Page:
However, these themed versions do not even come close to the original. Because I cannot afford an Ipad, I tested out both the pirates version and the Shrek version of Toontastic and would not recommend them. Each scene in these games begins with an animated short thus setting the plot for your child and deciding what each character is meant to be doing. If your child decides to stray from the set plot then their story will not make sense because the following scene begins with an animated short on the assumption that your child followed the typical story line. For instance, when testing out the Pirates game I was unaware each scene had a animated beginning so I decided I wanted the old lady to run off with the pirates ship, however the following scene began with the pirate triumphantly showing off the fruit basket he had stolen from the old lady and I was sad. Back to Toontastic the original. Although the game states that it is free, the content that you receive is minimal at best. In order to have access to all the characters, scenes, and options you can either choose to pay $19.99 or pay individually for each scene or character your child would like to use. So in terms of limitations Toontastic scores low in affordability and accessibility.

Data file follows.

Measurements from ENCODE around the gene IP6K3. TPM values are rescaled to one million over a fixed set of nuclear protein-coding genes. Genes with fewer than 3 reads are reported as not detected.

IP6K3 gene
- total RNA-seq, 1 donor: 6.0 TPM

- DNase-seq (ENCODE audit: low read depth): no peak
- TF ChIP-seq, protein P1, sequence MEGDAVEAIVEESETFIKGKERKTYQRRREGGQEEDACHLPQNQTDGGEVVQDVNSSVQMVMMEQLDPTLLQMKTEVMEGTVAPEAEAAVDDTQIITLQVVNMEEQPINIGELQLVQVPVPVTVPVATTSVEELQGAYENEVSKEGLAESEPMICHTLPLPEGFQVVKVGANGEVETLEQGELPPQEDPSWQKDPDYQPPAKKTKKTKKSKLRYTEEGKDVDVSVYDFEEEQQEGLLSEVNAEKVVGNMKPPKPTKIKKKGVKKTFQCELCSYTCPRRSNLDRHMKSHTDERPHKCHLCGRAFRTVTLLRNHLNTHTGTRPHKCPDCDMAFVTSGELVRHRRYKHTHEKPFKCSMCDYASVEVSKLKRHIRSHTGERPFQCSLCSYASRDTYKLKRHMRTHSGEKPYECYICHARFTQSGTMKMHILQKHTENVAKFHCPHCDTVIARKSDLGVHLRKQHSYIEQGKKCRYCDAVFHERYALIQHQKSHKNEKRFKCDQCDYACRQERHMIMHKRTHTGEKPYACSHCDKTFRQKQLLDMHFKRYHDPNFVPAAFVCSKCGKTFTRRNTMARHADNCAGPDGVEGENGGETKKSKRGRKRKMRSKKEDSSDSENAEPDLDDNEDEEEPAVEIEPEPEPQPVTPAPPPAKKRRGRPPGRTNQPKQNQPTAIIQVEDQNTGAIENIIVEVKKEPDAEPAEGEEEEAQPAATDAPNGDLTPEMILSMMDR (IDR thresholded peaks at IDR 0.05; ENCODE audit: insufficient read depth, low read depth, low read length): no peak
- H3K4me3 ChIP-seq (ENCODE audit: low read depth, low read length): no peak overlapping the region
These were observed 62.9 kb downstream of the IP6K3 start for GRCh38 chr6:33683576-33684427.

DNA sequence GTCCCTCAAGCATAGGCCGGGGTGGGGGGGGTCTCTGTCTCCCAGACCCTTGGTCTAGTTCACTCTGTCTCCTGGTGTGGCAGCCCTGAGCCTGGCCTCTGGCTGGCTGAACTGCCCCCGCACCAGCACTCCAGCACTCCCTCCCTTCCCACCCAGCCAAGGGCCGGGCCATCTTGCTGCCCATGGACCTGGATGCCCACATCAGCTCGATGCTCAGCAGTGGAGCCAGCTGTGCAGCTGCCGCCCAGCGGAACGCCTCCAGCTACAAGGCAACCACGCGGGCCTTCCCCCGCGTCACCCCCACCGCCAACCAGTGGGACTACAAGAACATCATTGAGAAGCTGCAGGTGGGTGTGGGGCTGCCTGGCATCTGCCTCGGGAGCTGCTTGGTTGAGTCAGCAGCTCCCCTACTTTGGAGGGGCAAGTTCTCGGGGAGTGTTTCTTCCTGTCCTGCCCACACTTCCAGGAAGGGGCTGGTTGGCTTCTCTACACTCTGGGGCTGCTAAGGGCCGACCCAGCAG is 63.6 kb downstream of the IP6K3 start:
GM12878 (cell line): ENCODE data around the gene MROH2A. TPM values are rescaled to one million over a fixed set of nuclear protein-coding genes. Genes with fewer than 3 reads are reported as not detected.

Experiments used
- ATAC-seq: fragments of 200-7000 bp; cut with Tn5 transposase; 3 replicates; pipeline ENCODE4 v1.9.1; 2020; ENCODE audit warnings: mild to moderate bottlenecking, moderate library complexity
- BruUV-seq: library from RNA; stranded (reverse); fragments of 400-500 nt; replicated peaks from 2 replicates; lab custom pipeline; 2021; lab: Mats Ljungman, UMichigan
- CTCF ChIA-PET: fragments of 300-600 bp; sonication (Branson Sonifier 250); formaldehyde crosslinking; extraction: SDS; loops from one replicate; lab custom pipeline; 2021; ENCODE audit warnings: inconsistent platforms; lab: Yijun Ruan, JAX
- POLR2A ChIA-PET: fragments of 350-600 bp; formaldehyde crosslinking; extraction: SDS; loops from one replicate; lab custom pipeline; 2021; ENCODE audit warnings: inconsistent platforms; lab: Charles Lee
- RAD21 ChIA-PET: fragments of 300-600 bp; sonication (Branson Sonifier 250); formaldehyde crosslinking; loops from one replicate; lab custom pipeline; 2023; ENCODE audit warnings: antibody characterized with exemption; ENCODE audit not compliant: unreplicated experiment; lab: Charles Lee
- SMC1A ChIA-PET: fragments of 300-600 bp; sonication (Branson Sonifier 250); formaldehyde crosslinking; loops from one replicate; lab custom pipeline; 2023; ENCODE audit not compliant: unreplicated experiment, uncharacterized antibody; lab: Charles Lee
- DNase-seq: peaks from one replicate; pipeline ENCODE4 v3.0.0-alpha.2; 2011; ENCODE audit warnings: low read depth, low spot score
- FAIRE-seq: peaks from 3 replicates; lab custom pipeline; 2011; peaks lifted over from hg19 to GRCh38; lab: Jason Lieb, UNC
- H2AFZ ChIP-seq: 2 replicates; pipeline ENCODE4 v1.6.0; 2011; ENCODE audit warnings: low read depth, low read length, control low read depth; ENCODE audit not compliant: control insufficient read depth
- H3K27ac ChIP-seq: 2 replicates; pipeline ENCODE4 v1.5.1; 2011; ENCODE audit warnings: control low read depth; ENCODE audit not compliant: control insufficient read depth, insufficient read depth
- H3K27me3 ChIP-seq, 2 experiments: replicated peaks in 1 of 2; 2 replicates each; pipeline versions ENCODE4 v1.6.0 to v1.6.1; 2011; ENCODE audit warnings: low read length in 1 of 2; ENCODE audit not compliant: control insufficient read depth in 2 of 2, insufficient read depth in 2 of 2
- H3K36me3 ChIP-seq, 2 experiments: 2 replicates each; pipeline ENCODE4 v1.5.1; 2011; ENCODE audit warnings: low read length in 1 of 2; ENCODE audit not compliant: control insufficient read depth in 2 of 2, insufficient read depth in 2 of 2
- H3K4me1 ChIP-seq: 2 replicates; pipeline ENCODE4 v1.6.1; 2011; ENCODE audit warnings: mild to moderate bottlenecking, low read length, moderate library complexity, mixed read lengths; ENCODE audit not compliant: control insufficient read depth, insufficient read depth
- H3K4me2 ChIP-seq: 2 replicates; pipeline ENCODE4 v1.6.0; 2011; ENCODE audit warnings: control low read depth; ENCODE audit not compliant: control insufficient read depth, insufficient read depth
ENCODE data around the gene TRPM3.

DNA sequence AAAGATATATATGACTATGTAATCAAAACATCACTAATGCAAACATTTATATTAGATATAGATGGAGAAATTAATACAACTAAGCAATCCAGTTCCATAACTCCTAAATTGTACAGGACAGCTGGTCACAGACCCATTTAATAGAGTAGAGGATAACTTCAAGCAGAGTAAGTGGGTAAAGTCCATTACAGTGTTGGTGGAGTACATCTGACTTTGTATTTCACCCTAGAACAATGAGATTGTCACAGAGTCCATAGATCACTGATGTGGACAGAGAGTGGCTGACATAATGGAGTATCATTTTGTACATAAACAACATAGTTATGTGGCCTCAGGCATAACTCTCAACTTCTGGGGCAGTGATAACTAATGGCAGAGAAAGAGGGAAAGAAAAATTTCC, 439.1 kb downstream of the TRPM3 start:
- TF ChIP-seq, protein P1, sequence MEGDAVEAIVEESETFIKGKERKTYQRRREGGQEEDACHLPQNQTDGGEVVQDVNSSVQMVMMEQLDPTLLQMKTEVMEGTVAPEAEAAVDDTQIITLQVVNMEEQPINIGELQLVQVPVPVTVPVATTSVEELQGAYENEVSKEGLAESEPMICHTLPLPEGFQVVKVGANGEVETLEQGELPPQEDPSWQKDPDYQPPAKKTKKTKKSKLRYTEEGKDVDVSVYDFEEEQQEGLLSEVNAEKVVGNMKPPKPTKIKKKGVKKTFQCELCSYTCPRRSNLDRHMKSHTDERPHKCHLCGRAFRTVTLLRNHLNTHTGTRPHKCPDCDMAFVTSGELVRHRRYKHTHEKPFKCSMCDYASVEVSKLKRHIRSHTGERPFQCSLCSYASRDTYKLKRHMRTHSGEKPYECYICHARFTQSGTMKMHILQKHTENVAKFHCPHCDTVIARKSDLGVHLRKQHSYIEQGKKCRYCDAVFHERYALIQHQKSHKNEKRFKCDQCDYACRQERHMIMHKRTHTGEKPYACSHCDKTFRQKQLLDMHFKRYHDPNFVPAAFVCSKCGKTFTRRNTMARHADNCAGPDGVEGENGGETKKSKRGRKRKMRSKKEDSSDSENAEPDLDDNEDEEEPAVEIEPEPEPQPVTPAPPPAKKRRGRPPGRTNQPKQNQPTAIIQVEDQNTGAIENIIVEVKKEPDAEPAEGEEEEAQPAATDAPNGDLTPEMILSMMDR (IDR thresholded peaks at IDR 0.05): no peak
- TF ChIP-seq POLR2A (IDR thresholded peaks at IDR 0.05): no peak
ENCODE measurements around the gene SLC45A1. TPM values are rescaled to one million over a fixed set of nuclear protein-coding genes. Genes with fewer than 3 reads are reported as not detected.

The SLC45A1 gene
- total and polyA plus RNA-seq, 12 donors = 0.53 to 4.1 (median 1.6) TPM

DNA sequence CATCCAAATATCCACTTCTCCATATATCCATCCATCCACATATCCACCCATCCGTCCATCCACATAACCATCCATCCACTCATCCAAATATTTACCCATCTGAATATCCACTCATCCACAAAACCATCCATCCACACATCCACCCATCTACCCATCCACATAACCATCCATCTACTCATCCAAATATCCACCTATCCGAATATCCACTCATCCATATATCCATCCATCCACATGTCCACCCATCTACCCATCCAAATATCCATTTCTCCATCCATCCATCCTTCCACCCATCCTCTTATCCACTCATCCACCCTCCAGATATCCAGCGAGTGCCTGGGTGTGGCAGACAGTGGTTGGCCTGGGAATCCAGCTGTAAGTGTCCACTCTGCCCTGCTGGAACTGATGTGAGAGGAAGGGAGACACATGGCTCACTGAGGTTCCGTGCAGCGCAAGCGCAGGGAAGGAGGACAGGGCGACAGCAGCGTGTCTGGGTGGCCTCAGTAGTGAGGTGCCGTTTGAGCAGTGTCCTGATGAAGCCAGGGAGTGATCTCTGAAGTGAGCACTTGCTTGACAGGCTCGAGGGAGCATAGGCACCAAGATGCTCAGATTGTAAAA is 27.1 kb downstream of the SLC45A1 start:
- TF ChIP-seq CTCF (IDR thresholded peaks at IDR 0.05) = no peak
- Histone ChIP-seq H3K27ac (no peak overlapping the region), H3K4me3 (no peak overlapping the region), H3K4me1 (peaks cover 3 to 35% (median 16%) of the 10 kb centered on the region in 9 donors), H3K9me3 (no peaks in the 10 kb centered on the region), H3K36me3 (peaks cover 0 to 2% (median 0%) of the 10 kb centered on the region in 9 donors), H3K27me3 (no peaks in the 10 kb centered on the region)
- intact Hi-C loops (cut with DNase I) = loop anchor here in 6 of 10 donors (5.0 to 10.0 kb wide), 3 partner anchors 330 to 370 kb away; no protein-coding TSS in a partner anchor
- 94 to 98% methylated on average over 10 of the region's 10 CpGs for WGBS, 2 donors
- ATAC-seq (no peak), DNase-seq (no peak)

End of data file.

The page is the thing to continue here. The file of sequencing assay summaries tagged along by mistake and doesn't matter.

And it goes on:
If you can afford the app in its entirety though it is a fantastic tool. According to the article Practical Guidelines for Evaluating Educational Software, it is important that the program “puts learners in control of their own learning experiences, allowing them to select content, methods, materials, and activities that suit their own needs, interests and abilities.”(2000) Through its wide variety of characters and scenes as well as the child’s ability to draw his or her own characters and scenes and change the layout of the story, Toontastic breezes through this recommendation. Toontastic is appropriate for any gender and learning style. A child who prefers direction can follow the story line given and use the characters premade for him or her while a child who prefers a blank slate may draw their own scene and characters and decide how it plays out. The child who is shy may keep her story to herself, while the child who wants to show off may post her story onto the internet for the world to see.